Here is a description of early Christian worship from Justin Martyr, writing about the middle of the second century A. D. :
And on the day called Sunday, all who live in cities of in the country gather together in one place, and the memoirs of the apostles or the writings of the prophets are read, as long as time permits; then, when the reader has ceased, the president verbally instructs, and exhorts to the imitation of good things. Then we all rise together and pray, and, as before said, when our prayers is ended, bread and wine and water are brought, and the president in like manner offers prayers and thanksgiving, according to his ability, and the people assent, saying Amen (as quoted in John Stott, Between Two Worlds [Eerdmans, 1982]: p. 19).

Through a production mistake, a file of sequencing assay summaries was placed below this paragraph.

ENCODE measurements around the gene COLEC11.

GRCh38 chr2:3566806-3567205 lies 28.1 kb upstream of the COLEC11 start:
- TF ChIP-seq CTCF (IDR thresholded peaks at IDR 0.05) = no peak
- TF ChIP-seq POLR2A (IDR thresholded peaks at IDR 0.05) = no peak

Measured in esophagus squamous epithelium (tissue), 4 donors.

It is striking to note how that has time has passed the same primal elements still constitute the basics of Christian worship on the Lord’s Day. We gather together in one place, read the Scriptures, listen to the word preached, pray, and break bread. Corporate worship is our primary act of service as God’s people.